When Christ Sees Me
So it's common knowledge that I am music obsessed. I frequently like to listen to music with a postmodern filter. By this I mean, I absolutely love to let my mind wander while listening to lyrics and twist them to my own convoluted benefit. I take the "let the reader understand" approach to music even when I know it is outside the author's intent. Sometimes the twisting is minimal. Sometimes it is marginal. Today is in the very marginal category.
Last year I reviewed Sara Bareilles's What's Inside: Songs from Waitress. The album still finds itself in me regular rotation — I absolutely adore it. One of my favorite songs is "When He Sees Me." Its basis is the chaotic internal discussion of a woman prepping for an unplanned date. I say the song is chaotic because it moves about between the serious and flippant reasons that the female character is uncomfortable. The internal dialogue is both sincere and light. She does not "like guessing games." She worries if her date might "eat the cookie [Oreo] before the cream" or "be colorblind" because obviously "How untrustworthy is that?" — as a point of order, I am in fact colorblind and feel my safe space has been violated.
But in the midst of this funny little song, there are some serious tones. Ultimately, the reason the character is uncomfortable is her fear of rejection. She desires "someone who when he sees me wants to again." There isn't anything particularly wrong with that. But it gets deeper and more personal - in the second verse, the truth comes out. She is not afraid "He could be less than kind" (for who cares to be disliked by a brute?) but "even worse he could be very nice, have lovely eyes and make me laugh." The rejection of one who is categorically good is too much for her imagination to handle. And who can blame her? Despite this fear, she declares "still I can't help from hoping."
In the grips of my pathological insomnia, it struck me that rejection haunts all men. Rejection by the truly evil haunts few. But rejection by the truly good haunts everyone. This is one reason why we like to disparage those who do not agree with us. If we can make them "evil" in our own eyes then we can discard their opinion with less emotional pain. Sometimes we are unable to make them "evil." This general concept is especially true concerning God. The gospel message is quite clear in its proclamation of the radiance of God's work in Jesus Christ — nothing else deserves to be called "good." If Christians are faithful to this message then non-believers will encounter in peripheral, at least, the goodness of our God. The idea of God's rejection is terrifying. And the excuses start streaming from the non-believer on why they could never love a God who does x, y, or z. There is a fruitless attempt to make God's rejection a point of pride. And yet it is true, we as sinners have received the loudest eternal "no" possible. There is no escaping that God has rejected all of mankind in their sin. From this paradigm, the chorus rung true in my spirit,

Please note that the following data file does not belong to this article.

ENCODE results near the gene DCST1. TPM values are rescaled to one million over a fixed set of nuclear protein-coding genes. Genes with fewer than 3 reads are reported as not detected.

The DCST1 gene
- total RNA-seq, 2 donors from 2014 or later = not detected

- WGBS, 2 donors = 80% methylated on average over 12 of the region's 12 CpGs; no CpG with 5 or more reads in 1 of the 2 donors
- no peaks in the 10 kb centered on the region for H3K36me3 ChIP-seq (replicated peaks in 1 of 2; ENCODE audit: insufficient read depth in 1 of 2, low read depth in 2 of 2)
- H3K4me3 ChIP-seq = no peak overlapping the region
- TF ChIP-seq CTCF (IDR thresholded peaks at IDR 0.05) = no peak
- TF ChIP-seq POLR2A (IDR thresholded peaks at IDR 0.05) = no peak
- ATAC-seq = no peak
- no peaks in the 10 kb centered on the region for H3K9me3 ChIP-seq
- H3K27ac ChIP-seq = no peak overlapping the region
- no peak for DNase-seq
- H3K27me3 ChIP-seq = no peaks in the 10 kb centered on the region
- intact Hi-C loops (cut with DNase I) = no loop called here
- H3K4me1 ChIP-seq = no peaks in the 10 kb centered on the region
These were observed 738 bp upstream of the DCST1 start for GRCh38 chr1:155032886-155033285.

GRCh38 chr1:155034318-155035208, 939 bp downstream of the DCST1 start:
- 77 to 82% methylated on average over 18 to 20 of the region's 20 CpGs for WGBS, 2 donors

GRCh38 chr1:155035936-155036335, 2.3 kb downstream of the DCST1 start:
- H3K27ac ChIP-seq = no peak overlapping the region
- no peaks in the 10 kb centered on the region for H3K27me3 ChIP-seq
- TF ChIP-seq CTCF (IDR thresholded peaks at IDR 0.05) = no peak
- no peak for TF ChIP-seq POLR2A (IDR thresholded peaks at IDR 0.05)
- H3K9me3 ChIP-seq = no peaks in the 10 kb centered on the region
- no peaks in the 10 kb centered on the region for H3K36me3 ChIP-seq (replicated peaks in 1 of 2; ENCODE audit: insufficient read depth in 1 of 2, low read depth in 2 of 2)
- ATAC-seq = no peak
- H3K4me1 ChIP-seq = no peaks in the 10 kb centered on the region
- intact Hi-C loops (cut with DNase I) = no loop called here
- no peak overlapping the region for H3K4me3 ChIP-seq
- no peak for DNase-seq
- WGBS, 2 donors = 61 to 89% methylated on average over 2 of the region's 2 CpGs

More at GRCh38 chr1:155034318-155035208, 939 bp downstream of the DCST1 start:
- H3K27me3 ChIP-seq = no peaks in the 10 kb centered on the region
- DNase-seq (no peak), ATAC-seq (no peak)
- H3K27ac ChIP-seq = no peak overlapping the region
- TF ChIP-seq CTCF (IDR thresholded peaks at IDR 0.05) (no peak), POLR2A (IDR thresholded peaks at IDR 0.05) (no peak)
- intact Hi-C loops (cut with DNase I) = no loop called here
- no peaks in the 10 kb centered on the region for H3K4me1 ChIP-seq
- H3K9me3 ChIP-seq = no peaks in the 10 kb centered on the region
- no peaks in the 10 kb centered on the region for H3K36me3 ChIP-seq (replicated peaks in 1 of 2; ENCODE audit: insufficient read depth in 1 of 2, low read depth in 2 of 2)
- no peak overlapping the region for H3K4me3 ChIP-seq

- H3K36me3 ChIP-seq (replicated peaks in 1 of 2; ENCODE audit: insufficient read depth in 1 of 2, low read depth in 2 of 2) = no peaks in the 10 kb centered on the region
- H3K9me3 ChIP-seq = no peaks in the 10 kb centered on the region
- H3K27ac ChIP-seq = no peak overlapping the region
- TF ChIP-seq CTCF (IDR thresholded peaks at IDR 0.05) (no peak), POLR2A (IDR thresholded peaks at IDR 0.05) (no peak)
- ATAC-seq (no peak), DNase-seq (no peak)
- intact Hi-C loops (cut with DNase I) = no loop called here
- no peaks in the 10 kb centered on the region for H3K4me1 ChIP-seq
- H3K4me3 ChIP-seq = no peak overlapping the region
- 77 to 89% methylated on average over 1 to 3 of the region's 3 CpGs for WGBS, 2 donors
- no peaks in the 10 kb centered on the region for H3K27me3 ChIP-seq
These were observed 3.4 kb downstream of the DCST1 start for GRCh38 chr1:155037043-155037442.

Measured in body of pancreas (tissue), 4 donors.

What if when he sees me, what if he doesn't like it?
What if he runs the other way and I can't hide from it?
What happens then?
If when he knows me, he's only disappointed?
What if I give myself away, to only get it given back?
I couldn't live with that
Thankfully, the beauty of our gospel is that God does not only reject us. This God came down to the cross such that there no longer remains any condemnation (Rom 8:1). Through Christ, God has reconciled Himself to the world (2 Cor 5:18). The beauty of the cross is that it preaches one word — "yes" (2 Cor 1:19-20). We are not brought to love God because of His righteous rejection of our sin. We are brought to love God as He rejects our sin on His Son - it is this kindness of the Lord that brings repentance (Rom 2:4). The cross presents a savior, a lover, and a husband who is incapable of rejecting us.